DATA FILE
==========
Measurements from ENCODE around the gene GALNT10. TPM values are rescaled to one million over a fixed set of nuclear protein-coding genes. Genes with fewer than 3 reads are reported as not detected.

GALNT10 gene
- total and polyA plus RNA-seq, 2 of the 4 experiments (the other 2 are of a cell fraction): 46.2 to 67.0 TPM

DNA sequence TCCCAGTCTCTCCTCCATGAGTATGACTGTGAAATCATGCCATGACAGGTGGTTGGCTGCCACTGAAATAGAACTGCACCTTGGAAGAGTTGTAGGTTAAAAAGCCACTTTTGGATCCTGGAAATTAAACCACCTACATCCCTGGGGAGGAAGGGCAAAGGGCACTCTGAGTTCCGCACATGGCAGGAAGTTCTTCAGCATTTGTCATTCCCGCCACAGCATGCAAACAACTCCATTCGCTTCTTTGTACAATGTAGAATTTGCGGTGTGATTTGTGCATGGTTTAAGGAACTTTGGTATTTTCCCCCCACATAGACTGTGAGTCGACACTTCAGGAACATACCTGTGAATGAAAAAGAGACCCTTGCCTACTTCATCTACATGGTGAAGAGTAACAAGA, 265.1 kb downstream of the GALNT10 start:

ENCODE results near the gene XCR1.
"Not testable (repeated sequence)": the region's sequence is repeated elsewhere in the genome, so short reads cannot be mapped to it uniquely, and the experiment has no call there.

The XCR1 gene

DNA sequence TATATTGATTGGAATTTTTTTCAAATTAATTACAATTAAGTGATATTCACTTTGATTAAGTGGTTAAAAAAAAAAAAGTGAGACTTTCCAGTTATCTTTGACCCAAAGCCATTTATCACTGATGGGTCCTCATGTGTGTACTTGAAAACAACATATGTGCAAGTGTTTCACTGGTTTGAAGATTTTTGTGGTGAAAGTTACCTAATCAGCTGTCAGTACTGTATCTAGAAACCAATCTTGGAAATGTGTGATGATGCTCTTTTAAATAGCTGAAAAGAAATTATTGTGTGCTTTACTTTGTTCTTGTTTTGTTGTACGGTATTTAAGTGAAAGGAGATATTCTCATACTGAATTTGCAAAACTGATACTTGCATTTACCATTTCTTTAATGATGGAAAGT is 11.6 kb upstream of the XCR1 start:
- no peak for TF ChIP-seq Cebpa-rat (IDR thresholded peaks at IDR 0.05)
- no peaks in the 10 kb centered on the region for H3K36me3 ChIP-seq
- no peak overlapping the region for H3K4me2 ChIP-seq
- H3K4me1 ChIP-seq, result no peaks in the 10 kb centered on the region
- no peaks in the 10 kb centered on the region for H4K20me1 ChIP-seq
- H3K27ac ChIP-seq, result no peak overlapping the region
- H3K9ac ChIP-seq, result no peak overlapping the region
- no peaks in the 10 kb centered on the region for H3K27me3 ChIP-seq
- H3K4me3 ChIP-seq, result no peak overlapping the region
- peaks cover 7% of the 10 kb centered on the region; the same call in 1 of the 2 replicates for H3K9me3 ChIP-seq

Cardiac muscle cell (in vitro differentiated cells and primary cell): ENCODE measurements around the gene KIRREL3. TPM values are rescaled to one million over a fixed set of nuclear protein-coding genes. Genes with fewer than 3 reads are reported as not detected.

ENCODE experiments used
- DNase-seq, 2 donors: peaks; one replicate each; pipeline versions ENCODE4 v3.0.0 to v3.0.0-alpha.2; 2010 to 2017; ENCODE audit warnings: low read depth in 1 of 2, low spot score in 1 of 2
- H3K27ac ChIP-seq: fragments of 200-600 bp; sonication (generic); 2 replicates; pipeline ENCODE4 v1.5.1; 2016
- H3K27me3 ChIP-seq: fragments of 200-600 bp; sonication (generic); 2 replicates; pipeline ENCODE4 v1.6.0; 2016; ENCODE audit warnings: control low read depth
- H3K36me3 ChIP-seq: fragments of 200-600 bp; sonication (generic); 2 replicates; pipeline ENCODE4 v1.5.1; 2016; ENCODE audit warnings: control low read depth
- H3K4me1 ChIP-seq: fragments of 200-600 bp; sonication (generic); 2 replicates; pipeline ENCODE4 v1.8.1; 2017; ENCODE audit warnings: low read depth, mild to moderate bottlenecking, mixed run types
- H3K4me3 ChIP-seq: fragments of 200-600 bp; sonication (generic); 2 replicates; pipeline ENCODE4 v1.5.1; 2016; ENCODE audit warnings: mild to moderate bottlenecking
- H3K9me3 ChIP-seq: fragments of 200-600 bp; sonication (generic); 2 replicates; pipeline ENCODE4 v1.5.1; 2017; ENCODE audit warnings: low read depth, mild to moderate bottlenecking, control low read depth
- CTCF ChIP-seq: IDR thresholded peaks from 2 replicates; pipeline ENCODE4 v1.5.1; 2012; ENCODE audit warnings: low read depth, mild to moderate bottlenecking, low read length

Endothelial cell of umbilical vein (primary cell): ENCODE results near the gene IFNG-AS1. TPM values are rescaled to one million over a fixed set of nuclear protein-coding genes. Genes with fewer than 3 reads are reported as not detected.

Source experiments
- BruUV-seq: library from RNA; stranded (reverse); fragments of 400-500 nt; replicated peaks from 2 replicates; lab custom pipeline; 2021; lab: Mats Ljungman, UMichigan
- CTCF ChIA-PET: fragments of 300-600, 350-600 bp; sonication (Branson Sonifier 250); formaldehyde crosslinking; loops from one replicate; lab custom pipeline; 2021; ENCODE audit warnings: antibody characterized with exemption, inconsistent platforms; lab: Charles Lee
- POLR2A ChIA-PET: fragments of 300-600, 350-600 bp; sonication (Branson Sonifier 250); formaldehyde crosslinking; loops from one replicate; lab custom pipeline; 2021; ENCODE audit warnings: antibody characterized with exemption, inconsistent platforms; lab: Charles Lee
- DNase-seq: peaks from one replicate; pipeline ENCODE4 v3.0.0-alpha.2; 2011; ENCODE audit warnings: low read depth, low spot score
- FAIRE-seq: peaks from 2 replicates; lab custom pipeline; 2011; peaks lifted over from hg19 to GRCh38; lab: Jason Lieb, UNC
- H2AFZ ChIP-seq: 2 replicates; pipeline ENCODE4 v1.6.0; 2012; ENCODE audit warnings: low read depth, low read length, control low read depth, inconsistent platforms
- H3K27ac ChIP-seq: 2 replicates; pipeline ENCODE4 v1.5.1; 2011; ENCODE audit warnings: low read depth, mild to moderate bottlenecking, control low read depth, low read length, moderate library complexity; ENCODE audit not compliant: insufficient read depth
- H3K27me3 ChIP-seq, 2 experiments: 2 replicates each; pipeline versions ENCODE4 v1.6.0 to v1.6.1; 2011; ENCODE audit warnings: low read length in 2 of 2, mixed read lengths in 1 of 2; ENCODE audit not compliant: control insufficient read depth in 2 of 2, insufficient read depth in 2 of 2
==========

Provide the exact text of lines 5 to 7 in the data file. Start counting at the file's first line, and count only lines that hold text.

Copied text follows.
ENCODE results near the gene XCR1.
"Not testable (repeated sequence)": the region's sequence is repeated elsewhere in the genome, so short reads cannot be mapped to it uniquely, and the experiment has no call there.

The XCR1 gene